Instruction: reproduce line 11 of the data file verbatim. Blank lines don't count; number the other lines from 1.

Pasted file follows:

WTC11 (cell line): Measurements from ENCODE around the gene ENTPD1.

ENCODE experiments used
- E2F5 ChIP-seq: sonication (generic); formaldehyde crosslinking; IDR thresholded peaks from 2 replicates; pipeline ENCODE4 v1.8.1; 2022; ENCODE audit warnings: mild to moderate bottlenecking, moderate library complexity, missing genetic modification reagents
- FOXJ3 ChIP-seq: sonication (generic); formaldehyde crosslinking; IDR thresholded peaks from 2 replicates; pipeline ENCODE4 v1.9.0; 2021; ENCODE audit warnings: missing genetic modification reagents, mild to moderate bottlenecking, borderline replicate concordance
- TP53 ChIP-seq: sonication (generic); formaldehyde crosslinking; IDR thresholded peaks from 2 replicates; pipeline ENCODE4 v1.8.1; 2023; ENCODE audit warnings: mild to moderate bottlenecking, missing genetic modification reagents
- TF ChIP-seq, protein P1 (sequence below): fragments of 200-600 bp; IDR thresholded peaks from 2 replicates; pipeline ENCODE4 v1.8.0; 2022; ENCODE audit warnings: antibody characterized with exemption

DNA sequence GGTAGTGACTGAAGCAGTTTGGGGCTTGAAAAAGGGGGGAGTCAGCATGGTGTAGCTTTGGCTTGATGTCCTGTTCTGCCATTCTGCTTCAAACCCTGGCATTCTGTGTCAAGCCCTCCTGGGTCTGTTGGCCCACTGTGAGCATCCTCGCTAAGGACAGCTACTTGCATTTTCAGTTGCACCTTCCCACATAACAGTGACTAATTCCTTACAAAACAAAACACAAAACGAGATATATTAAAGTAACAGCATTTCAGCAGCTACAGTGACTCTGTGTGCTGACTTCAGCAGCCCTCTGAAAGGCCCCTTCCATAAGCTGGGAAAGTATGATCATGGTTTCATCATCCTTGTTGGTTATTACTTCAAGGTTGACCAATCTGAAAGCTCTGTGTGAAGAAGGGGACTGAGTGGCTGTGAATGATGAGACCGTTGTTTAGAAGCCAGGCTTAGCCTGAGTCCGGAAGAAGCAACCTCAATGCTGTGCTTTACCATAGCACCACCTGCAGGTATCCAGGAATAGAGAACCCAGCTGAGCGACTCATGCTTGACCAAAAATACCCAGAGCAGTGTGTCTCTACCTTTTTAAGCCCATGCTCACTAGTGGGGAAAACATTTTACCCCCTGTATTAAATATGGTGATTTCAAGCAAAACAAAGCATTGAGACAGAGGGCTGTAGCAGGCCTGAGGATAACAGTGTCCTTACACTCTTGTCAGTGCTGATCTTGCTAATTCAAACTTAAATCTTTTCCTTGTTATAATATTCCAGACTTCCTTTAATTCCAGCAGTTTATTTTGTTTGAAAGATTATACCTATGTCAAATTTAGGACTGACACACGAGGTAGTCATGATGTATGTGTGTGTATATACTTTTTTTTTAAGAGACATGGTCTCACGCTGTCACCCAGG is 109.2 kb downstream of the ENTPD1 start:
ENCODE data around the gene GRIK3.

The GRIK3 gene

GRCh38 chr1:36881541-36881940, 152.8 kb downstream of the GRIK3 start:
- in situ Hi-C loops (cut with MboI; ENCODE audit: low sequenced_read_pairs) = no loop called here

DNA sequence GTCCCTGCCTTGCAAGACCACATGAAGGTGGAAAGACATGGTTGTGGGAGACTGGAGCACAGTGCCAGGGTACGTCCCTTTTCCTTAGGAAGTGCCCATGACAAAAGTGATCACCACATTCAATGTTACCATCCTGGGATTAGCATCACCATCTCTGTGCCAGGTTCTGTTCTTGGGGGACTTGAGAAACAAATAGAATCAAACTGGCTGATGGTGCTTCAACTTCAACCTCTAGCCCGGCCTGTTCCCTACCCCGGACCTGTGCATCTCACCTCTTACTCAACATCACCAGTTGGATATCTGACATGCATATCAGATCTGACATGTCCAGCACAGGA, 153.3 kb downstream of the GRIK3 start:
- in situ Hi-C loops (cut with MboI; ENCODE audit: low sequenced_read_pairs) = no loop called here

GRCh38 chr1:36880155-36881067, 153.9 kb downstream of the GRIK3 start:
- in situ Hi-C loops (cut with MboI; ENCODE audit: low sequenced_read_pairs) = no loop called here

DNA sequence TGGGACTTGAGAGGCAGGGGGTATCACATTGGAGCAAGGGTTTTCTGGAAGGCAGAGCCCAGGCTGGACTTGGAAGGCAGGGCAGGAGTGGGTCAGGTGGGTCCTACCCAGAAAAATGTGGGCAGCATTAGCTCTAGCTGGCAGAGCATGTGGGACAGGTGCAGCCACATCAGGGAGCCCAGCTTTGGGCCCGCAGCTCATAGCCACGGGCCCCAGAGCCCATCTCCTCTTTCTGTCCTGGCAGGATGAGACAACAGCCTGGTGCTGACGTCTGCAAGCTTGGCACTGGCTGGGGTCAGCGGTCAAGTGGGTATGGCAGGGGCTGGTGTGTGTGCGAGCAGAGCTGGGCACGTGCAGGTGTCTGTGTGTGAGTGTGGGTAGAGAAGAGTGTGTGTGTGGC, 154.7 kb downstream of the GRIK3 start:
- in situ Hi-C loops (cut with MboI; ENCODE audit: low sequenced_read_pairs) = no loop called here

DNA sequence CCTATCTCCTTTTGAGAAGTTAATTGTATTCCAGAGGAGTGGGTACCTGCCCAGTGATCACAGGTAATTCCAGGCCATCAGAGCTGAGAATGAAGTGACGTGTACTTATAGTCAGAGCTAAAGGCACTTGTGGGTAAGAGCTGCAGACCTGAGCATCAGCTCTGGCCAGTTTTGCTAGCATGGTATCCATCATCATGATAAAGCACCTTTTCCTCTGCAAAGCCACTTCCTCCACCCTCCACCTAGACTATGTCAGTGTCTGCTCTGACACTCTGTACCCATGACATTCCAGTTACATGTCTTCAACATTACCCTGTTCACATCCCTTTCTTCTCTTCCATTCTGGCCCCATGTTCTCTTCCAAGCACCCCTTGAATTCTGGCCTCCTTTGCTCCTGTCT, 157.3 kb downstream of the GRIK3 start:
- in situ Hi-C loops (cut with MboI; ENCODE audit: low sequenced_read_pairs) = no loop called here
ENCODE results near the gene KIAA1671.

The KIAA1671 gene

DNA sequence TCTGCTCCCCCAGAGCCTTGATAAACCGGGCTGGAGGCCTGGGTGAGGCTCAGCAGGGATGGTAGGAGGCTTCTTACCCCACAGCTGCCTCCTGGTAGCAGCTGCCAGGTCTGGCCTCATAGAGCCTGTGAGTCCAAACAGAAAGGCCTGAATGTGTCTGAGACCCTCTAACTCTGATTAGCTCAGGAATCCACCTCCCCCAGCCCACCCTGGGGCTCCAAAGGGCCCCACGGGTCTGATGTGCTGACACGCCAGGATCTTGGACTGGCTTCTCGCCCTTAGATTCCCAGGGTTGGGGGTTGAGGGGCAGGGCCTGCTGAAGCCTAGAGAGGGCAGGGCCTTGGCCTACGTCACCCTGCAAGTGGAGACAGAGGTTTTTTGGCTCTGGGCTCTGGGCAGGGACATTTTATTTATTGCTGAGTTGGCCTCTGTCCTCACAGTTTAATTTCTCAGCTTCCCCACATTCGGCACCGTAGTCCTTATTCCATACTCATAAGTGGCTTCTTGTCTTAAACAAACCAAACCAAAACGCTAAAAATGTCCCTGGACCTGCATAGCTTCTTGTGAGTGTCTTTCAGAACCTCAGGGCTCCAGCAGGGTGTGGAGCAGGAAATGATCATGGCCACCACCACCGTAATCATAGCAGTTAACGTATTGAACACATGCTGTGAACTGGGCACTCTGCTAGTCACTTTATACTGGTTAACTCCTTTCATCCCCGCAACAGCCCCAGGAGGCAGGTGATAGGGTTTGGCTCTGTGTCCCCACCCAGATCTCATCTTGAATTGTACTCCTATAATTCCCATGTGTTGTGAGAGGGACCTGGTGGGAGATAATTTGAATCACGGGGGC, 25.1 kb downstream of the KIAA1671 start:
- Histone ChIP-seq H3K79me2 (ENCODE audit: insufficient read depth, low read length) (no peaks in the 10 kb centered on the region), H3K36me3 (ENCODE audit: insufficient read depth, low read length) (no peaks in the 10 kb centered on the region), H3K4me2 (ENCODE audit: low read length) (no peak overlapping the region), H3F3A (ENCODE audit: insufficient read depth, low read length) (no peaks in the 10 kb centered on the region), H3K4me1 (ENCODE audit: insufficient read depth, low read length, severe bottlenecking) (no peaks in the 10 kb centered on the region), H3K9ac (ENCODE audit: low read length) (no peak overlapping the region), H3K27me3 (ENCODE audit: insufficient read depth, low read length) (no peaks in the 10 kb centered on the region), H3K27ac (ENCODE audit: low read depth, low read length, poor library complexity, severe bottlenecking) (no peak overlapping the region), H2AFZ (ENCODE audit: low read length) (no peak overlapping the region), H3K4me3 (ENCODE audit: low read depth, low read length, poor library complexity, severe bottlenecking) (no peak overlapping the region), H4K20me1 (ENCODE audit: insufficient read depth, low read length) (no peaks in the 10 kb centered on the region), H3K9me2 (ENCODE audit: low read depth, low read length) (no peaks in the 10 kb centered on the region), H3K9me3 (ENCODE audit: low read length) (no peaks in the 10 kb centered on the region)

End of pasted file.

- in situ Hi-C loops (cut with MboI; ENCODE audit: low sequenced_read_pairs) = no loop called here